Want to do something about your ailing retirement savings? Don’t
You need to act before the market gets rough — doing something while the market is troubled might be the worst move you can make
When the stock market gets volatile, retirement investors are naturally inclined to want to do something about it.
We certainly are at such a point now. The S&P 500 has plunged 21.1% so far this year, as of Wednesday’s close. Last week it lost 5.8%, its biggest weekly percentage drop since the sell-off inspired by Covid-19 in March 2020.
But doing “something” while the market is troubled just might be your worst move. The time to act is before the market gets rough, said Mitch Tuchman, MD and chief investment officer at Rebalance, an investment management firm focused on passive index strategies. “It’s very important to anticipate the earthquake, and be seismically reinforced well before it occurs,” he said.
Anticipating the quake means adhering to three core principles:
Diversification: Invest invest in low-cost mutual funds that invest in thousands of companies — far more than you could ever select, track and manage on your own. That gives you a measure of safety, since your exposure to sharp movements in any one stock or market sector is greatly reduced.
Balance: Invest in more than one type of asset (typically equities, bonds and cash securities). This spreading out of investments is helpful because in any given year, one of these asset classes might be up while another is down. Balance helps smooth out the ups and downs. This can be done within a specific fund, or by owning two or three different types of fund that give you a reasonable balance among different investment types.
Allocation: Make a thoughtful decision about your exposure to equities that reflects both your tolerance for risk and the goals you are trying to achieve. The challenge at times like this is sticking with that allocation mix as market shifts distort your percentages. This is achieved through periodic rebalancing of the portfolio — when stocks are riding high, you sell enough to bring your allocation back to the targeted level and reinvest the proceeds in an asset class that is down. Rebalancing is a sell-high, buy-low discipline that can boost your portfolio performance significantly over time.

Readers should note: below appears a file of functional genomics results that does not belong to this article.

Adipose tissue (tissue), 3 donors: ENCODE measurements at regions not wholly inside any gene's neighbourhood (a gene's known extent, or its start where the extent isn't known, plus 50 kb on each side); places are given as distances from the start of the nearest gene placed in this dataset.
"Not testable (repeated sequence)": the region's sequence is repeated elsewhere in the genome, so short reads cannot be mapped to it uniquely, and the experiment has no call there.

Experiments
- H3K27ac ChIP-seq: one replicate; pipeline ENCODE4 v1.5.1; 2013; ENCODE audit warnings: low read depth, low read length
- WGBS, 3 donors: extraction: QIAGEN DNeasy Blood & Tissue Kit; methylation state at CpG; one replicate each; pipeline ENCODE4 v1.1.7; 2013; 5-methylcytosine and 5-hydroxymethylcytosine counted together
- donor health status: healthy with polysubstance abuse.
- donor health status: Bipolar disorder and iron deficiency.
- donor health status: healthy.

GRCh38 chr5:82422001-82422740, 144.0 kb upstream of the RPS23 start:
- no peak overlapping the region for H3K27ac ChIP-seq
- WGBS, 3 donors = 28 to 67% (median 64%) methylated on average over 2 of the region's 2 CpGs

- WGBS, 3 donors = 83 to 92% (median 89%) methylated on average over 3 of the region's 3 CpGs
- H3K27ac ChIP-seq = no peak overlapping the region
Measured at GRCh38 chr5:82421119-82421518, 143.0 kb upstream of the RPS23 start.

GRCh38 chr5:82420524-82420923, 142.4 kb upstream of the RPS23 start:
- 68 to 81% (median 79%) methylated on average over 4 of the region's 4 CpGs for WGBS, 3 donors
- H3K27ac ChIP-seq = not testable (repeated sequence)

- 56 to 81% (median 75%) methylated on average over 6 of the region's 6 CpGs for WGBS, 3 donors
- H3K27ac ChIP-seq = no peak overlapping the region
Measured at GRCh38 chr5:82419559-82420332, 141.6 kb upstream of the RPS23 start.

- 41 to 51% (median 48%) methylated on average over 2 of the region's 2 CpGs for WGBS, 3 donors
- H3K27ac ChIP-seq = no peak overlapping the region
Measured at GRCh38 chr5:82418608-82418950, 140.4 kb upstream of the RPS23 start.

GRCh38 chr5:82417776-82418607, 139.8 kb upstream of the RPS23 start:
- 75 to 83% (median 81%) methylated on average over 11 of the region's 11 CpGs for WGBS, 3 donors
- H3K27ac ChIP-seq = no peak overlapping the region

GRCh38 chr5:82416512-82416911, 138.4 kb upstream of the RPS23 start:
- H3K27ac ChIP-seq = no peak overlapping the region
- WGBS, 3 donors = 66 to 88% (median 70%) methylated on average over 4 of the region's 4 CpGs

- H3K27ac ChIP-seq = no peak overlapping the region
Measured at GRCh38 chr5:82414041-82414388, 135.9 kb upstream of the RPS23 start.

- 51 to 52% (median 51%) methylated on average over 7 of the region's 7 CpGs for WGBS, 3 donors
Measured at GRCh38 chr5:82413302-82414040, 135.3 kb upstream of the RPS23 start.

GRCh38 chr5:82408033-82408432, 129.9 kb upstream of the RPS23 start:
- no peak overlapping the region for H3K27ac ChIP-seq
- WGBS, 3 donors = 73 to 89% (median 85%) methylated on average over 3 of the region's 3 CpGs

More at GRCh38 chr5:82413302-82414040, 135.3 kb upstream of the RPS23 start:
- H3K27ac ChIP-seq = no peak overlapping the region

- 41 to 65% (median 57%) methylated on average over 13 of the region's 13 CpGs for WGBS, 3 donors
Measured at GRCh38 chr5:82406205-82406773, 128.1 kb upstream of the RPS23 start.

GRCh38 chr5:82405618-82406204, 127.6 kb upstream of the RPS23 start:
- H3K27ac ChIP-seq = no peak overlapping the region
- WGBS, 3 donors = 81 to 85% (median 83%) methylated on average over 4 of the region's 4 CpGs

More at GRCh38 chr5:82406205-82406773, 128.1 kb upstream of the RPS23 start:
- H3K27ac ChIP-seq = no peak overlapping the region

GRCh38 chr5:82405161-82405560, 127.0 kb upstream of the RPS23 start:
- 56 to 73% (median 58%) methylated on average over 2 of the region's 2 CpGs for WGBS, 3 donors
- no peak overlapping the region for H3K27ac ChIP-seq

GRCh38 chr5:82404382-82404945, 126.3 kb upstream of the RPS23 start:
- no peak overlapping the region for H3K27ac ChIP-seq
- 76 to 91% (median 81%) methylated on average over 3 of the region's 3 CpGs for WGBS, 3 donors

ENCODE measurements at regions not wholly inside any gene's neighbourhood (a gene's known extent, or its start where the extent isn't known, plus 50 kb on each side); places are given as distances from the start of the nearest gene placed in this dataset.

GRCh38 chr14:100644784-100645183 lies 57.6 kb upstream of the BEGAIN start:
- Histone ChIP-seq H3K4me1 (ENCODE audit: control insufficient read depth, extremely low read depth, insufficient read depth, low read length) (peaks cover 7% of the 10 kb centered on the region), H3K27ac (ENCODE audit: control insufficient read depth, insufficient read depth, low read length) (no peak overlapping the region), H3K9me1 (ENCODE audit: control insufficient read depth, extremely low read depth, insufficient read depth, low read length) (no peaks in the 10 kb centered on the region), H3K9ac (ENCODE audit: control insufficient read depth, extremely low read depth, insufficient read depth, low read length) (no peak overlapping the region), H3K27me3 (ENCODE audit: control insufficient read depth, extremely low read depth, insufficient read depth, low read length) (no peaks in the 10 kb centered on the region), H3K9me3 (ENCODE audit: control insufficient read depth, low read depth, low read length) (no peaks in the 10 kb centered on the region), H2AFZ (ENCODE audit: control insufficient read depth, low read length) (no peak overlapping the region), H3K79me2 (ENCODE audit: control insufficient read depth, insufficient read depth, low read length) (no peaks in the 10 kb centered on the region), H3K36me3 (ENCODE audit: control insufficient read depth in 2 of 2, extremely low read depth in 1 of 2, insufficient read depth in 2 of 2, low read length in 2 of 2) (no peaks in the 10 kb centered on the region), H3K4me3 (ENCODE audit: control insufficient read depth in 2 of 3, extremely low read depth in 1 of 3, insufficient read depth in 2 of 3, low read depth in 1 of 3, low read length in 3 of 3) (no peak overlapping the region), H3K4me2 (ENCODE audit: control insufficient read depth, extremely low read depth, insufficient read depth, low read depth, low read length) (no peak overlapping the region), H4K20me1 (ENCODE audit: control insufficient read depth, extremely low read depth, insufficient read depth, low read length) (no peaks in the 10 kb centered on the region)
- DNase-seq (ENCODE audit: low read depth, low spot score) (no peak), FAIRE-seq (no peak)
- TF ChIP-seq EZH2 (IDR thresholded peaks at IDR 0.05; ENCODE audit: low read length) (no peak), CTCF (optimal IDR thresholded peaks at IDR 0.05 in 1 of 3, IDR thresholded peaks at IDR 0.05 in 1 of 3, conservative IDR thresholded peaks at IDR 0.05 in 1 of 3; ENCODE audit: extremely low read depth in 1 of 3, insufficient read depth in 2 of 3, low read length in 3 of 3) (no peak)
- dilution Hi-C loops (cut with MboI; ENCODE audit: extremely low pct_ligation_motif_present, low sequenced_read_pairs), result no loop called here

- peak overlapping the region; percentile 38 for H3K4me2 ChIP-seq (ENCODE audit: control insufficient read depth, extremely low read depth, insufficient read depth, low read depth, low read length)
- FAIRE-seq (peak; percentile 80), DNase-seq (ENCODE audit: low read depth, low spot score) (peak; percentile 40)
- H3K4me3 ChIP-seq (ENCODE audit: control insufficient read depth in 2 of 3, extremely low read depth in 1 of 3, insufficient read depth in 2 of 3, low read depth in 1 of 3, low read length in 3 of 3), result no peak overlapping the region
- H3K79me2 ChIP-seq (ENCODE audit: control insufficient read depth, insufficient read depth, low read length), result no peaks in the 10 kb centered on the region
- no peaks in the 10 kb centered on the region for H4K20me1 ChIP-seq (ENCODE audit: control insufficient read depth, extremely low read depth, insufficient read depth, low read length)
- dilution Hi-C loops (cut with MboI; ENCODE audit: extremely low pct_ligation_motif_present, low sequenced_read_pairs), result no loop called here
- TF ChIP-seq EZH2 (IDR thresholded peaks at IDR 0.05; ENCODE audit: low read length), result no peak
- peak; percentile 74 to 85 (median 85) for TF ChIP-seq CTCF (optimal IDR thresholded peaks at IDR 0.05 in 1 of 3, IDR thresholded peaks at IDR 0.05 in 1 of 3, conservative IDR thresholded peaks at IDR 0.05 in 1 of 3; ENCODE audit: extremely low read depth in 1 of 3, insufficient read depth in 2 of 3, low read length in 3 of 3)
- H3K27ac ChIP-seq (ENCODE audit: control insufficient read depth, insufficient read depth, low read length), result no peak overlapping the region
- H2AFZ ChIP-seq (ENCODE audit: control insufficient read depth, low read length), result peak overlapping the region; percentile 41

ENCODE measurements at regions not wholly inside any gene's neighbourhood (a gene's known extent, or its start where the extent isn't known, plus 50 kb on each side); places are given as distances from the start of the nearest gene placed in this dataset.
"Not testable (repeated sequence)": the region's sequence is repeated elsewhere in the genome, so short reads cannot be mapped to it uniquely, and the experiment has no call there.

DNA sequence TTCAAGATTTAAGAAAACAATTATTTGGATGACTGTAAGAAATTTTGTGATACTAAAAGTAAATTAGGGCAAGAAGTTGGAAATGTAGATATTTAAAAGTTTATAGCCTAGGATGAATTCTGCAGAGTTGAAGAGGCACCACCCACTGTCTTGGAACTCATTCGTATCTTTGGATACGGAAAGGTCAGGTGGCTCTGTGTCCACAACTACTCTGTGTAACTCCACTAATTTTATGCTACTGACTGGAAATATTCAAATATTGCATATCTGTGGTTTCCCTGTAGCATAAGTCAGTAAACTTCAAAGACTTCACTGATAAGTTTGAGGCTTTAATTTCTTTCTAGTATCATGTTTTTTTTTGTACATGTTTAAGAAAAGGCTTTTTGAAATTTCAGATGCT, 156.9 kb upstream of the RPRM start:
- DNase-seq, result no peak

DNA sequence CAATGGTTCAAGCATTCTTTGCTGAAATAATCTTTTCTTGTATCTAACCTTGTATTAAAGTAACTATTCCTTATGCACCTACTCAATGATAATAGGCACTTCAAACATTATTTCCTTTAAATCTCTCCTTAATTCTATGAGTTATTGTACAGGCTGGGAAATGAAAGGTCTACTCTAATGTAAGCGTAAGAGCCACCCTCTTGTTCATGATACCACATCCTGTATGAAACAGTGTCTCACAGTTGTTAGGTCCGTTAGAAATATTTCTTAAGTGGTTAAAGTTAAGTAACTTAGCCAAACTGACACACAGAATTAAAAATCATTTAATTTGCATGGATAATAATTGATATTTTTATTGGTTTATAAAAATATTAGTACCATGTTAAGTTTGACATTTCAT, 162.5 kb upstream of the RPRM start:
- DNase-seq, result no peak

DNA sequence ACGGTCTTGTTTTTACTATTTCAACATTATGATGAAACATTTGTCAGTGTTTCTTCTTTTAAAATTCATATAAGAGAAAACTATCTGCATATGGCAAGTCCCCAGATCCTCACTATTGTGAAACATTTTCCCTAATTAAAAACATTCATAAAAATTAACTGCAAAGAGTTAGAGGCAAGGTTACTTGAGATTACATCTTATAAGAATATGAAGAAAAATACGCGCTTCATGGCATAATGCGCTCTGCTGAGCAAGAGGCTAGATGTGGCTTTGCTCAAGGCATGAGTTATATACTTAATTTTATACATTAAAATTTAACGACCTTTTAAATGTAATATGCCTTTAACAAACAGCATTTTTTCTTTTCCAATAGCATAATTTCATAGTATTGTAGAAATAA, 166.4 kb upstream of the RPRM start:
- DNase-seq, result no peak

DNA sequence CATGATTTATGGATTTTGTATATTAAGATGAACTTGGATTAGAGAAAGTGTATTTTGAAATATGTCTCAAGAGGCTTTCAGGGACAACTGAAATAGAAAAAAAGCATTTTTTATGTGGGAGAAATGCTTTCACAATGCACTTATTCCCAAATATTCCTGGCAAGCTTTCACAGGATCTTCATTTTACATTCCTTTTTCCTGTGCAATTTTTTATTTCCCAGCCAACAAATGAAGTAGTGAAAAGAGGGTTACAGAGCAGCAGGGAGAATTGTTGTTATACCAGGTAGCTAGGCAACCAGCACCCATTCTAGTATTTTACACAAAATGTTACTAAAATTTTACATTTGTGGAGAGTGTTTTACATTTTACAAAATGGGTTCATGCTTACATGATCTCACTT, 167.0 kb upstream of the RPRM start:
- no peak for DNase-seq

You can either do this kind of rebalancing yourself if you own funds that invest only in one asset class or the other; or, the process can be automatic if you own a fund that includes exposure to multiple asset classes, in which case those funds will take care of rebalancing for you.
Rebalancing can be tough. “It’s one of the most difficult things for investors to do in this type of market, when stock prices are falling,” said Julie Virta, a senior financial adviser at Vanguard.
But this approach can help you avoid the instinct to “do something”. One of my favourite comments on this was made years ago by Jack Bogle, the late, legendary founder of Vanguard. Asked by a Morningstar interviewer how long-term investors should react to volatility, he reiterated the value of broad diversification — owning a slice of the entire corporate economy — and letting those investments do their job over time.
“Then you’ve got to say, ‘I know I’m not smart enough to get out at the high. I know I’m not smart enough to get back into the low, so I’m just going to stay the course’.”
The stock market is adjusting to the new realities of interest rates returning to something akin to pre-Covid norms, and the economic headwinds of high inflation and global instability. The odds of recession also appear to be rising. But keep in mind that the breathtaking drops of the past few weeks come on the heels of equally breathtaking growth in equity valuations of late. The S&P 500 rose more than 16% in 2020 after plunging at the start of the pandemic, and rose a stunning 26.89% in 2021.
You might think the way investors are looking at the current market varies by age, since people more than 10 years from retirement have more than enough time to wait out the volatility before they begin tapping their nest eggs. But that is not what Tuchman sees in his practice.
“I know investors in their eighties who are just accustomed to the volatility, and others who have had bad experiences,” he said. “Some of them were do-it-yourself investors who loaded up on one sector or another that never recovered from a big drop. It’s like thinking that every time you fly and there’s some turbulence, the plane will crash.
“So we have to explain to these people that an index portfolio survives and prospers, and comes out of these things.”
For people within 10 years of retirement or already retired, having an adequate reserve of cash to meet short-term living expenses goes a long way towards easing nerves, said Virta.
“We usually recommend having six to 12 months of cash on hand to cover your expenses — that allows the balance of your portfolio to stay invested and maintain that long-term discipline.”
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